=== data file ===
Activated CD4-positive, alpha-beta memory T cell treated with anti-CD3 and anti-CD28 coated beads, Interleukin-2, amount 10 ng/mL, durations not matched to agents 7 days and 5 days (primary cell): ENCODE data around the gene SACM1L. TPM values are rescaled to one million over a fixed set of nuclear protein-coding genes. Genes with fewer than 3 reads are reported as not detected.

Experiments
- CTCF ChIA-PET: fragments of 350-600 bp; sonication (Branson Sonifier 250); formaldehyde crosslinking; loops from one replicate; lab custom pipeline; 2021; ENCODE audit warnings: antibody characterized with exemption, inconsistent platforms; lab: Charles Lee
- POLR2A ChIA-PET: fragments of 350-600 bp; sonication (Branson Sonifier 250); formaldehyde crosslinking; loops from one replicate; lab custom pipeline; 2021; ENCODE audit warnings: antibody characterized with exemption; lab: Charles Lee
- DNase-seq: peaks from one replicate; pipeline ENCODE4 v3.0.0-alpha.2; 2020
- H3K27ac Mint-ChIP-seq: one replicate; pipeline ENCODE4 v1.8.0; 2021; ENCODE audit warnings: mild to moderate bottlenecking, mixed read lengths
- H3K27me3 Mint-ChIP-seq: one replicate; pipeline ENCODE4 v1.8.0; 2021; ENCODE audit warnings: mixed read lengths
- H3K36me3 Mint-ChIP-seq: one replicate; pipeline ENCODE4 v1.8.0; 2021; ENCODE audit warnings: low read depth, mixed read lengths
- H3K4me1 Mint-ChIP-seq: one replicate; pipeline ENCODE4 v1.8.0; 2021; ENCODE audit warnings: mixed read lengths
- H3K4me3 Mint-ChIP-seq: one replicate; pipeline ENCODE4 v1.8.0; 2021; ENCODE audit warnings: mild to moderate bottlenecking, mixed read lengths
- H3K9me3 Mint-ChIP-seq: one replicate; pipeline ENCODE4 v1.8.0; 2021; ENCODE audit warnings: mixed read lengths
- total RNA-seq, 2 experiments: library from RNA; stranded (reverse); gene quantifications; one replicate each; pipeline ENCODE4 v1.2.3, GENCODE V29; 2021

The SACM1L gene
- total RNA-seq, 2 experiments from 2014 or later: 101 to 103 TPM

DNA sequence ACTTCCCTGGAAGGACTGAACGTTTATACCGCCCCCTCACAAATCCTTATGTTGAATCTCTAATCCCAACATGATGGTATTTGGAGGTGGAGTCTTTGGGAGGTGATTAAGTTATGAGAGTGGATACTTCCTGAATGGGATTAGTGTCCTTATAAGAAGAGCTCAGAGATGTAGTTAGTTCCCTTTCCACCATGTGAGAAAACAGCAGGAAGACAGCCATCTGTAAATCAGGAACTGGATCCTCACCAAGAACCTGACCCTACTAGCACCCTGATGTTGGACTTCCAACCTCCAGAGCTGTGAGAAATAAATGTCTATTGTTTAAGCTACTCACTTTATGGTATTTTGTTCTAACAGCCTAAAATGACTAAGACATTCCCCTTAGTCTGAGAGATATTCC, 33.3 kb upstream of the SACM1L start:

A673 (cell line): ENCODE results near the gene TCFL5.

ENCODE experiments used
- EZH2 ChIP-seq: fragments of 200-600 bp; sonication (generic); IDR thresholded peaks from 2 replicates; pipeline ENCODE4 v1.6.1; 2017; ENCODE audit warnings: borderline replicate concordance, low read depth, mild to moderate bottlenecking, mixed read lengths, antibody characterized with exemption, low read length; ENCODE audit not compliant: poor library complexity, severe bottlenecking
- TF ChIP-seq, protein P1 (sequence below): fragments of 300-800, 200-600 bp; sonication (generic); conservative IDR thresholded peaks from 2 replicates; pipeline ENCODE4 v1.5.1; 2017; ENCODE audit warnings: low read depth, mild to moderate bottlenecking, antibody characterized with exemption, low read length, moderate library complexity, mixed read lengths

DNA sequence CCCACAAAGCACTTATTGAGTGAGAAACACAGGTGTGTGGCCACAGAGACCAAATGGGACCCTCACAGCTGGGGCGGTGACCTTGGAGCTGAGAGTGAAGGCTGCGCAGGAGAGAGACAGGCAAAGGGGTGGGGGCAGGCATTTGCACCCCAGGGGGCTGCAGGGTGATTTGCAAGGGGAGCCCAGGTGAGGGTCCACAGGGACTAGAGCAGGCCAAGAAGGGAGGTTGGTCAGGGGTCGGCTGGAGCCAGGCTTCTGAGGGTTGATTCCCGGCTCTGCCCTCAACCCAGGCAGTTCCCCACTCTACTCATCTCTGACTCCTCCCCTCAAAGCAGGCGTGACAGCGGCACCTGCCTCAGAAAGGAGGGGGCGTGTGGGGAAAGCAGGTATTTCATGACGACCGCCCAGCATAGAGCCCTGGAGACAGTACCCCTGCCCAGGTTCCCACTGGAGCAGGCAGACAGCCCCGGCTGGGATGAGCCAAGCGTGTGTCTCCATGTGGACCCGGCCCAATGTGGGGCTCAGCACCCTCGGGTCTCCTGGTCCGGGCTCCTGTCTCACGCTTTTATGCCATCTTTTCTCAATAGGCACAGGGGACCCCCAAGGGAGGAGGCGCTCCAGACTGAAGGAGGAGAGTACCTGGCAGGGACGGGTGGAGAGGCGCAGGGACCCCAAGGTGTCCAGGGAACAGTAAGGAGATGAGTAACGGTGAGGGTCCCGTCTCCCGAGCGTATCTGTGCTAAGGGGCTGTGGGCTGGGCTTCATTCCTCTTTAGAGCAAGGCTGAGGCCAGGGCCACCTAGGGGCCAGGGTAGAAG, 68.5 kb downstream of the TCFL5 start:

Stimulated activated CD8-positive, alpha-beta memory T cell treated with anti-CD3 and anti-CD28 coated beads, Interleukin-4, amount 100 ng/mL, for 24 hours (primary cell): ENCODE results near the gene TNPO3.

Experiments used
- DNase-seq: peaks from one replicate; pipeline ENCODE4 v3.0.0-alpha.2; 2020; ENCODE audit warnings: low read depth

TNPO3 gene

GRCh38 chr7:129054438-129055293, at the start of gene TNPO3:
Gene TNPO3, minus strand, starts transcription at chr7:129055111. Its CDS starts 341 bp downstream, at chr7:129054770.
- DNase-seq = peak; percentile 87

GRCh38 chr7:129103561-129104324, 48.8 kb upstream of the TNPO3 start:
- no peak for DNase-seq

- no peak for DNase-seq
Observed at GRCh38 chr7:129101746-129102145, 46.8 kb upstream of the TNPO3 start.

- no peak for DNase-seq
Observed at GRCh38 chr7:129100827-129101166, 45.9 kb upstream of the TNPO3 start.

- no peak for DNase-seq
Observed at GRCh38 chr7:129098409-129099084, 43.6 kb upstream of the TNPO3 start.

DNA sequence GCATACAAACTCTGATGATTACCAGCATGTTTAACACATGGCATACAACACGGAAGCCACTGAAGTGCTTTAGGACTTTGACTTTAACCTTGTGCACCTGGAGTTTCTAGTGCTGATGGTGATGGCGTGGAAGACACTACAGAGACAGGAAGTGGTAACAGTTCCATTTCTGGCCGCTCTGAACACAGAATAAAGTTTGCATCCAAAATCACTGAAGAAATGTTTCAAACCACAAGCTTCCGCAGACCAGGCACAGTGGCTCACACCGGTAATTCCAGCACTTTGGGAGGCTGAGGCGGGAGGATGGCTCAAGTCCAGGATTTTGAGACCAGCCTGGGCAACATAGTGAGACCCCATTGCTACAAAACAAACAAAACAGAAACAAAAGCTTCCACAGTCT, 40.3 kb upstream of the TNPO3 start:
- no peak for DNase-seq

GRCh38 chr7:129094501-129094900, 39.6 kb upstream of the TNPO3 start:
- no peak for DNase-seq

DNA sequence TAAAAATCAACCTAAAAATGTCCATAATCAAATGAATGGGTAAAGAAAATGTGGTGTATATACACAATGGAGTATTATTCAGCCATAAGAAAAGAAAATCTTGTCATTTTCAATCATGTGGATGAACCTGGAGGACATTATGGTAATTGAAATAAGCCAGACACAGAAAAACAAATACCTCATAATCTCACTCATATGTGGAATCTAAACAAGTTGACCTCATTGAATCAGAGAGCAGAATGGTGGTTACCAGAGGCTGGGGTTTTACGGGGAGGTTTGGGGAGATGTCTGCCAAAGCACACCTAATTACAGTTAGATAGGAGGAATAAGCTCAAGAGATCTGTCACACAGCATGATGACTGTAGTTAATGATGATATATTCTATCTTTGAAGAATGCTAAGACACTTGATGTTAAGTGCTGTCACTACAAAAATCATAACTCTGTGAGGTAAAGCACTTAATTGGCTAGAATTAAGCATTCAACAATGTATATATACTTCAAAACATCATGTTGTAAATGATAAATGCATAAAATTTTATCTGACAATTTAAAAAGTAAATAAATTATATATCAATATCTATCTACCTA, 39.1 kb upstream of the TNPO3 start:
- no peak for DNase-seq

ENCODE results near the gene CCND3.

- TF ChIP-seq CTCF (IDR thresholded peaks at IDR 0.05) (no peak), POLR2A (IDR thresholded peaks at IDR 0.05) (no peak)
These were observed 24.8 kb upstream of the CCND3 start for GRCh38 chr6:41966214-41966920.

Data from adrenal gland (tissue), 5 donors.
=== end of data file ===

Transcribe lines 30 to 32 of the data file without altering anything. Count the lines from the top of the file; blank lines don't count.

- no peak for DNase-seq
Observed at GRCh38 chr7:129101746-129102145, 46.8 kb upstream of the TNPO3 start.

- no peak for DNase-seq